Enron Mail

From:pr <.palmer@enron.com<
To:kenneth.lay@enron.com, greg.whalley@enron.com, j..kean@enron.com,mark.koenig@enron.com, paula.rieker@enron.com, karen.denne@enron.com
Subject:Reuters story on Dynegy 3Q earnings
Date:Mon, 15 Oct 2001 17:39:14 -0700 (PDT)

We'll get pointed questions related to Europe and broadband thanks to Steve Bergstrom. Suggest we answer that we feel confident that the first mover advantage will give us superior returns in the long run.

USA: INTERVIEW-Dynegy feels gradual approach in Europe vindicated.
By Andrew Kelly

Reuters English News Service
(C) Reuters Limited 2001.

HOUSTON, Oct 15 (Reuters) - Natural gas and power marketer Dynegy Inc. said on Monday it felt vindicated in its step-by-step approach to building a business in Europe in view of recent retrenchments by rival Houston-based companies.
Dynegy recently opened an office in Madrid to market natural gas, electricity and derivatives. Spain is the fifth country in continental Europe where Dynegy has set up an office since it started up its European operations in Britain in 1994.
By contrast Enron Corp. has recently announced plans to cut staffing at its European operations by 5 percent to 10 percent amid concerns about slow and piecemeal progress toward deregulation of European natural gas and electricity markets.
"Enron threw 800 bodies at it and tried to do it in a hurry. We've been going at it much more slowly because we thought it would take some time," Dynegy President and Chief Operating Officer Steve Bergstrom told Reuters in an interview.
Another Dynegy rival, Reliant Resources Inc., said last month it was considering a possible sale of its electricity generation business in the Netherlands.
"Reliant bought one utility in one country and realized that's not really the way to enter the market in Europe," Bergstrom said of the move which cost Reliant $2.4 billion.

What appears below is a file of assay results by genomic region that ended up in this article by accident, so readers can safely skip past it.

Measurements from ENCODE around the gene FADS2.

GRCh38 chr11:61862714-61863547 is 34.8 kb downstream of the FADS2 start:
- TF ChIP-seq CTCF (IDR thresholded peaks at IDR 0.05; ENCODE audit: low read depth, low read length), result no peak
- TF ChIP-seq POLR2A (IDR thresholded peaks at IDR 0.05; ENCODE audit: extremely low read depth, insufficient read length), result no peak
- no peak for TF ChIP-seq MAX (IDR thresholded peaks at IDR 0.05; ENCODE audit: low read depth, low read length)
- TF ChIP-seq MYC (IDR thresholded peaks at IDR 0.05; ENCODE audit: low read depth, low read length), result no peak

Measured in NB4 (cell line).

Bergstrom said his own company differed with Enron and Reliant in the execution of its entry into the European market, rather than in its assessment of the market's potential.
"We've gone at this much more cautiously. We've made sure that we staff it appropriately for the market timing and we think we've done it the right way," he said.
Bergstrom said there were similar differences between Dynegy and Enron's approach to the broadband telecommunications market where Enron has also cut jobs after admitting that it probably overestimated the market's short-term potential.
"They're having to retrench, but you're not hearing them give up on the telecommunications business. Our cost structure is so much less than theirs, that's why we're a lot more optimistic, because they have to go through cutting a bunch of costs whereas we never added those costs," he said.
Dynegy reported on Monday its third-quarter net earnings rose 62 percent as its wholesale energy business nearly doubled its returns.
Dynegy has said it expects its broadband business, created late last year, to generate a positive net income next year. The business posted a $15 million loss in the third quarter of 2001.
Dynegy's Chief Executive Officer Chuck Watson told analysts in a conference call on Monday that the unit's revenues had doubled in the latest quarter to $8 million.
"We believe the industry touched the bottom in this communications market in the third quarter, with bandwidth demand picking up sharply in the foreseeable future," Watson said.

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